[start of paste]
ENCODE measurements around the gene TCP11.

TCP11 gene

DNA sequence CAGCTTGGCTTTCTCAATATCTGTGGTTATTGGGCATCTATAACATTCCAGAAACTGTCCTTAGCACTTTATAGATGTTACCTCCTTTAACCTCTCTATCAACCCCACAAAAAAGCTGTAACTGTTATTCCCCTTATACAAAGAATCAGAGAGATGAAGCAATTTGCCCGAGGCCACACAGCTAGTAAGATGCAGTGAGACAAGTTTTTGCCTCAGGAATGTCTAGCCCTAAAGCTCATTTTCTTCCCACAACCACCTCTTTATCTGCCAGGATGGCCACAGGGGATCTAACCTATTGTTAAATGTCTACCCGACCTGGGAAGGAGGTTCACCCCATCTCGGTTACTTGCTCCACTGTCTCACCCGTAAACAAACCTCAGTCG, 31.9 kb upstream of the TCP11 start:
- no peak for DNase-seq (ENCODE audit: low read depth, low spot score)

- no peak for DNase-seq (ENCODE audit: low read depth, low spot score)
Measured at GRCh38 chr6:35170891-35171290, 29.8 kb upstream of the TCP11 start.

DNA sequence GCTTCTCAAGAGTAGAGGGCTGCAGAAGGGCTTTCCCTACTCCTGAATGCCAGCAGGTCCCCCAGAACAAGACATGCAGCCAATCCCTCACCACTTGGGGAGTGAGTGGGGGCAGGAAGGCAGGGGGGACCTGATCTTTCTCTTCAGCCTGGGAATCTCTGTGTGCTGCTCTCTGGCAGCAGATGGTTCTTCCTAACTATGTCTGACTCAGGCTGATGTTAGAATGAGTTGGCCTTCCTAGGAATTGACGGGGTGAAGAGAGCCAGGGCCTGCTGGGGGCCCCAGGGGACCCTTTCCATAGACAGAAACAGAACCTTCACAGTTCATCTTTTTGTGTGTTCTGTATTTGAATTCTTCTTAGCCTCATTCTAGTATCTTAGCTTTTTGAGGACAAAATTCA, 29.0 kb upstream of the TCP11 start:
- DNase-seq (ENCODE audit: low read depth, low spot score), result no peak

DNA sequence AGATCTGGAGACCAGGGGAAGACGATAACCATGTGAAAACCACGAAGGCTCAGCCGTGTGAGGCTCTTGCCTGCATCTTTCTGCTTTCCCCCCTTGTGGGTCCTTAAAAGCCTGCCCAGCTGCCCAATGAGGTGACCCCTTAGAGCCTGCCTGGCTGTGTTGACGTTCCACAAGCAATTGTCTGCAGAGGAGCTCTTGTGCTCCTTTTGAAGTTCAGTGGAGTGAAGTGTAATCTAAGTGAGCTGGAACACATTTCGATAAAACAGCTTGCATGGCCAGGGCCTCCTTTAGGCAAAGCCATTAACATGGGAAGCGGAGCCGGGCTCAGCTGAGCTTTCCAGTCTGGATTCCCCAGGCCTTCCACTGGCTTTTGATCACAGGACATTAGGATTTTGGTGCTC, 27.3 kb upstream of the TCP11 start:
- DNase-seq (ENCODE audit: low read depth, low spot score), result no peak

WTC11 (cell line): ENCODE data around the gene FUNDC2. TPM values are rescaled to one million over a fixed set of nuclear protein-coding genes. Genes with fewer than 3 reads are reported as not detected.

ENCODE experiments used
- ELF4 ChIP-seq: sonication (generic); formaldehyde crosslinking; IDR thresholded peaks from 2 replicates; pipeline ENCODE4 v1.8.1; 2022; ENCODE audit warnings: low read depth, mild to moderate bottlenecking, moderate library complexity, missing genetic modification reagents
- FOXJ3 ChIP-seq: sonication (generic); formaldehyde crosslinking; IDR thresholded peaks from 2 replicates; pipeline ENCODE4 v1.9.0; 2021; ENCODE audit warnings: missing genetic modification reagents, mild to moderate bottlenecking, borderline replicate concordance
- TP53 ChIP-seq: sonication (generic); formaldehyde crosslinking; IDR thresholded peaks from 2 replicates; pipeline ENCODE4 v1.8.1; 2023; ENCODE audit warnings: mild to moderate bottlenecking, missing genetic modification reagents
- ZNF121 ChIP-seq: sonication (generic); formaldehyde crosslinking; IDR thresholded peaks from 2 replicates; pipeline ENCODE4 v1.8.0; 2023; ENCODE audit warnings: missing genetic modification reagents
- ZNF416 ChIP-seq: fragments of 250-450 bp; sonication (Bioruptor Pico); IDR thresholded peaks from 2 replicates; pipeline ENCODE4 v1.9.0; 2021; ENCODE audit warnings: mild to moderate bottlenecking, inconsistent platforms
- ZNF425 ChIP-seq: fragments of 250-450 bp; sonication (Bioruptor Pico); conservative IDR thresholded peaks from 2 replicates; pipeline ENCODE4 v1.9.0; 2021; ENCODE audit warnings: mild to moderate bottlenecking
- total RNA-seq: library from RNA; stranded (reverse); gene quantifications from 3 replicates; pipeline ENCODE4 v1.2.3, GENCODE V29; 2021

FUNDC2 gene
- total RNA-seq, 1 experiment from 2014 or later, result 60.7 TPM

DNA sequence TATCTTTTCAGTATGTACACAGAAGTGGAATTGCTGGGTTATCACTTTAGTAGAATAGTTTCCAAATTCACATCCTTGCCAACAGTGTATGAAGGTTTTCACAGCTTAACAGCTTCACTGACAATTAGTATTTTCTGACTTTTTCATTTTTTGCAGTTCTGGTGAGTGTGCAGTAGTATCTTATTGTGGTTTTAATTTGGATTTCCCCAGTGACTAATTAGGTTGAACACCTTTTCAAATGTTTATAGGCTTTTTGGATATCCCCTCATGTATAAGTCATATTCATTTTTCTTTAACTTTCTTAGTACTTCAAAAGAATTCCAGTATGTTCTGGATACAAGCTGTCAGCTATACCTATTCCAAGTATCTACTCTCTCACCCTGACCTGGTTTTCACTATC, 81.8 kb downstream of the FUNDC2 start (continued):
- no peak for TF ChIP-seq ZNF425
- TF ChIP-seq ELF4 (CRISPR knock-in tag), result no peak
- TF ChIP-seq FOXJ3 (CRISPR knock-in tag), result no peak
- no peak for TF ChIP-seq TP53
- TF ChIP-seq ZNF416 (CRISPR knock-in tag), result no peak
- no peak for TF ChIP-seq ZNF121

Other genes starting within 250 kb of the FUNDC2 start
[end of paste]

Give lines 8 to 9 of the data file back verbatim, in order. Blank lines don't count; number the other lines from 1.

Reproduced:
- DNase-seq (ENCODE audit: low read depth, low spot score), result no peak

DNA sequence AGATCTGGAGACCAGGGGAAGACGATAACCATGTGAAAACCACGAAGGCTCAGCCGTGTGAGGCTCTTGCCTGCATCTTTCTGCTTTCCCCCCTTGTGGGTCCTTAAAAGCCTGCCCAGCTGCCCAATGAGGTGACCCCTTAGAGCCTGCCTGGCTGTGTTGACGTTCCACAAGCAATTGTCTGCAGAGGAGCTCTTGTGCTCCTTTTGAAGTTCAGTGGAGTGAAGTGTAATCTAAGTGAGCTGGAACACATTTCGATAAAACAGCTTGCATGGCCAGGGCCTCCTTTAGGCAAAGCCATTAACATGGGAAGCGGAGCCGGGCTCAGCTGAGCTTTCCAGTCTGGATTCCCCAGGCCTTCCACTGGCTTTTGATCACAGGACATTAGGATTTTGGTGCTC, 27.3 kb upstream of the TCP11 start: